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It was announced this week that Allergan Inc. who manufacture the anti-wrinkle drug, Botox® have won a court order in Santa Ana, California, USA which blocks one of their rivals in the botulinum toxin world, Merz Pharma from selling its neurotoxin product Xeomin®, which recently received FDA approval in August 2011 for the treatment of glabellar (frown lines) and was due for commercial launch for cosmetic use in America at the upcoming American Academy of Dermatology (ADD) annual meeting on 12th March 2012.
The legal proceedings came about due to a claim from Allergan that its trade secrets were stolen. It alleged that as Merz prepared to sell Xeomin for other approved indications in 2010 it targeted Allergan sales representatives to jump over to their company to work. On doing so, Allergan claims that the reps took confidential materials including sales figures and customer lists with them to Merz. It is also reported that some Allergan employees had signed job contracts with Merz and then delayed giving final notice so that they could email company data out to their personal email accounts.
Allergan’s legal team sought to get a court order which would block the sale of any product by Merz which would directly compete with Botox for one year, as well as a bar on the sale of their product to anyone who has been an Allergan customer. They also sought the return of their ‘trade secrets’. During the trial, Merz responded that the materials that Allergan referred to were neither trade secrets, nor were they confidential and they were not seen or used by Merz employees anyway.
On 6th March, U.S. District Judge Andrew J. Guildford issued an injunction against Merz following the trial without jury which blocked the immediate sale of Xeomin.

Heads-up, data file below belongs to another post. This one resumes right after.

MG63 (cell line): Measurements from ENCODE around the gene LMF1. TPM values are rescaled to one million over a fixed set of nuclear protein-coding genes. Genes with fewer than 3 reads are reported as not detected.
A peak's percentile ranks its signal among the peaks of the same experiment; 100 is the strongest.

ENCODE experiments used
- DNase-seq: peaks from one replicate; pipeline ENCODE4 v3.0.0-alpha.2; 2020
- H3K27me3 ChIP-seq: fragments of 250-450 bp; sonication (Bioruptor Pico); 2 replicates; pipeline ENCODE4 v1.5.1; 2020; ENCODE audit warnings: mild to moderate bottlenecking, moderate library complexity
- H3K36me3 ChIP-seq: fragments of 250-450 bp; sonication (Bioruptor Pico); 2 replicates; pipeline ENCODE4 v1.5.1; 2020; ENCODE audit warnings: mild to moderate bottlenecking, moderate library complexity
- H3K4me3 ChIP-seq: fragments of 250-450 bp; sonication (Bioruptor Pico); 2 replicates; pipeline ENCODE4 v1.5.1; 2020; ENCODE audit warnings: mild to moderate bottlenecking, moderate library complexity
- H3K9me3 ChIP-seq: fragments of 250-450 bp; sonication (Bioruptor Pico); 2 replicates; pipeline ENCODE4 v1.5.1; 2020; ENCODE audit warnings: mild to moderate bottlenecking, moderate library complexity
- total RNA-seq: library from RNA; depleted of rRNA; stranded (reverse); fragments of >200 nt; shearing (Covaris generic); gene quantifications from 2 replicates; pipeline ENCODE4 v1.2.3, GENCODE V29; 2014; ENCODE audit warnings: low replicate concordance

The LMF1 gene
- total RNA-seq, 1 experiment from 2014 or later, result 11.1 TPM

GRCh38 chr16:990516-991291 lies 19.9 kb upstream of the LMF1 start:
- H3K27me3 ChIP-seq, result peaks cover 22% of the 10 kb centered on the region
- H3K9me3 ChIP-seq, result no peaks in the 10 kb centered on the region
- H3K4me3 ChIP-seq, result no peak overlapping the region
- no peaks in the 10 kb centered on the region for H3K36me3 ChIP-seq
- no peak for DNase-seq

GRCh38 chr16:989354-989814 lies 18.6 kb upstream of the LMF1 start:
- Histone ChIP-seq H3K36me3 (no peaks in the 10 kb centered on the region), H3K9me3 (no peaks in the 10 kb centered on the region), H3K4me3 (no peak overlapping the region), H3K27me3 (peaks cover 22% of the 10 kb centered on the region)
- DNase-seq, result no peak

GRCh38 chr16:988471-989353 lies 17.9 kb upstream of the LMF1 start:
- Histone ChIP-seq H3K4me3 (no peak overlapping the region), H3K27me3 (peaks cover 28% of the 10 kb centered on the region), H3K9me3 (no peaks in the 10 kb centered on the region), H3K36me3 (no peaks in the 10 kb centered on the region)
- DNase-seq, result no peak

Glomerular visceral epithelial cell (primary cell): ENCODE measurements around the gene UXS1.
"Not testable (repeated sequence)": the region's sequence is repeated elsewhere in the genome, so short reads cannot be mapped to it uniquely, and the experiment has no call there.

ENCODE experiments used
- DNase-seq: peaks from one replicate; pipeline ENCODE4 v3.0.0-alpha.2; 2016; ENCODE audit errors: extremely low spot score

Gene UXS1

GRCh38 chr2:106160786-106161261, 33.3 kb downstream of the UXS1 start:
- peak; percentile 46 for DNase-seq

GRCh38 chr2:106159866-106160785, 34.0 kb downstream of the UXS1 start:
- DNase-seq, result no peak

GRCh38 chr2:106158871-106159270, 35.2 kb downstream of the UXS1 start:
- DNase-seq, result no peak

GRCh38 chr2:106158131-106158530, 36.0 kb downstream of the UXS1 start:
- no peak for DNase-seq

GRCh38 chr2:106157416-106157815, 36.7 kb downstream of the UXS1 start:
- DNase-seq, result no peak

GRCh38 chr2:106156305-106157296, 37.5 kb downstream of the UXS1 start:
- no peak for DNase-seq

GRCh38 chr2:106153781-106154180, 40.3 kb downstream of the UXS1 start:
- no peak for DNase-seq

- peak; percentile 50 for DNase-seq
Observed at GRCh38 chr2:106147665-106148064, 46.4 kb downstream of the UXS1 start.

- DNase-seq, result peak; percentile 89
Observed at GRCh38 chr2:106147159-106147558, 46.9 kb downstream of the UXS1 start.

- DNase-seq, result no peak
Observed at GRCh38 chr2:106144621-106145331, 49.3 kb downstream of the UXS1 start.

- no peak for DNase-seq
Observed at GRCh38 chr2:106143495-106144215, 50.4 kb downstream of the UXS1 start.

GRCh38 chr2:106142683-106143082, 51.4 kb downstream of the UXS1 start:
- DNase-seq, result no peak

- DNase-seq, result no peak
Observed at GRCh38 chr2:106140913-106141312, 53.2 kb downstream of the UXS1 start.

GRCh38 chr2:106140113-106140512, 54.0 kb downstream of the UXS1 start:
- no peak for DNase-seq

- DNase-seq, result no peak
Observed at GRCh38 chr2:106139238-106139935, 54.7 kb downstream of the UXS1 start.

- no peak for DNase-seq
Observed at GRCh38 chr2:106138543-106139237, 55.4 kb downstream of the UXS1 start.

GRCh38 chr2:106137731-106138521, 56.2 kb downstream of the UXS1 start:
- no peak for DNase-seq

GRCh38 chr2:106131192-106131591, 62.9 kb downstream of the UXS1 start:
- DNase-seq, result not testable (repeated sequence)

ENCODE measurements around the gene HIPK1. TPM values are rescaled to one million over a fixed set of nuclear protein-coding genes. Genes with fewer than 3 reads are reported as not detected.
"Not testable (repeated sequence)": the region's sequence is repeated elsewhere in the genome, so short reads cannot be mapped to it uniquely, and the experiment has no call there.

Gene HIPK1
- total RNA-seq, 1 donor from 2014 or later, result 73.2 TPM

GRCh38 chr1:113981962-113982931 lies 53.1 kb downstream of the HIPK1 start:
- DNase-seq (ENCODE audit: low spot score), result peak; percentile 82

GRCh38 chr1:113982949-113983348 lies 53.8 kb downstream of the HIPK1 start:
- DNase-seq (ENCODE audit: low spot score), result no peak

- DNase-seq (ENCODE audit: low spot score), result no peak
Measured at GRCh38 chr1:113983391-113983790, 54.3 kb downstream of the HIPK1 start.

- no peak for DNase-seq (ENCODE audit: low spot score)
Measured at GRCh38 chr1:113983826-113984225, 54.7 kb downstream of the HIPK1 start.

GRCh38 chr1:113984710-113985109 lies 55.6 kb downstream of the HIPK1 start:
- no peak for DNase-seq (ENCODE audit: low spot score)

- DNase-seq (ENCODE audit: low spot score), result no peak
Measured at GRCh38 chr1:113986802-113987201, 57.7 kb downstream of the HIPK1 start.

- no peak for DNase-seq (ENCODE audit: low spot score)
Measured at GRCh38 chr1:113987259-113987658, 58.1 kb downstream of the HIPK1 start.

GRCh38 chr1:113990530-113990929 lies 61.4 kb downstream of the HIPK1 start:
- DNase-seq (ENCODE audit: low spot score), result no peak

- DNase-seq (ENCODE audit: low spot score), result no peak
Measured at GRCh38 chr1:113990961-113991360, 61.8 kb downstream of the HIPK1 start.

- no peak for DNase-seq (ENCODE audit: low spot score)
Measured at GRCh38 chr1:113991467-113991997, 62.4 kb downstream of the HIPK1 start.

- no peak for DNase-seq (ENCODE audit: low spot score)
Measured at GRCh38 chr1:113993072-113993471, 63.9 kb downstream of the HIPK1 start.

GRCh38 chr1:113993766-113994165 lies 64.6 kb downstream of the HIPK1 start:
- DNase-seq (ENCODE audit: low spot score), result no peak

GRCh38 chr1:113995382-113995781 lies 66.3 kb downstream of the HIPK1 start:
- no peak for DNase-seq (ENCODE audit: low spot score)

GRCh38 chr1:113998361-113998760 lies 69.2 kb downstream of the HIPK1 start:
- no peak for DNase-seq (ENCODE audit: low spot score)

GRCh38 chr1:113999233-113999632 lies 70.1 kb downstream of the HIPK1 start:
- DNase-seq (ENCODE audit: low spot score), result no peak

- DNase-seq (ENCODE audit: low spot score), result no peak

On news of their success, Allergan said; “For more than 20 years, we have invested millions of dollars in the research, clinical development and marketing of Botox and we are pleased that our intellectual property has been protected.”
Judge Guildford’s written findings and conclusions were set to be released three days later on 9th March which would specify the length and terms of the injunction that he had granted. This is still pending and will be updated when it becomes available.
In a statement from Merz Aesthetics, the UK branch of the company, they said; “Court action by Allergan Inc. in the USA has resulted in an injunction against Merz Inc., the makers of XEOMIN (botulinum toxin), a competitor to Botox®. Recent FDA approval for XEOMIN in both neurological and aesthetic indications has given US based physicians a welcome choice in the fast-growing area of neuromodulators.
Allergan has been in dispute with Merz in its home market over allegations that former Allergan sales representatives had copied confidential company data and released it to Merz prior to changing over their employment. This dispute relates only to the United States, is not related to product safety or efficacy and does not affect any other territory. XEOMIN is licenced and marketed in 21 countries worldwide. Both XEOMIN and BOCOUTURE continue to be marketed as normal in the UK.”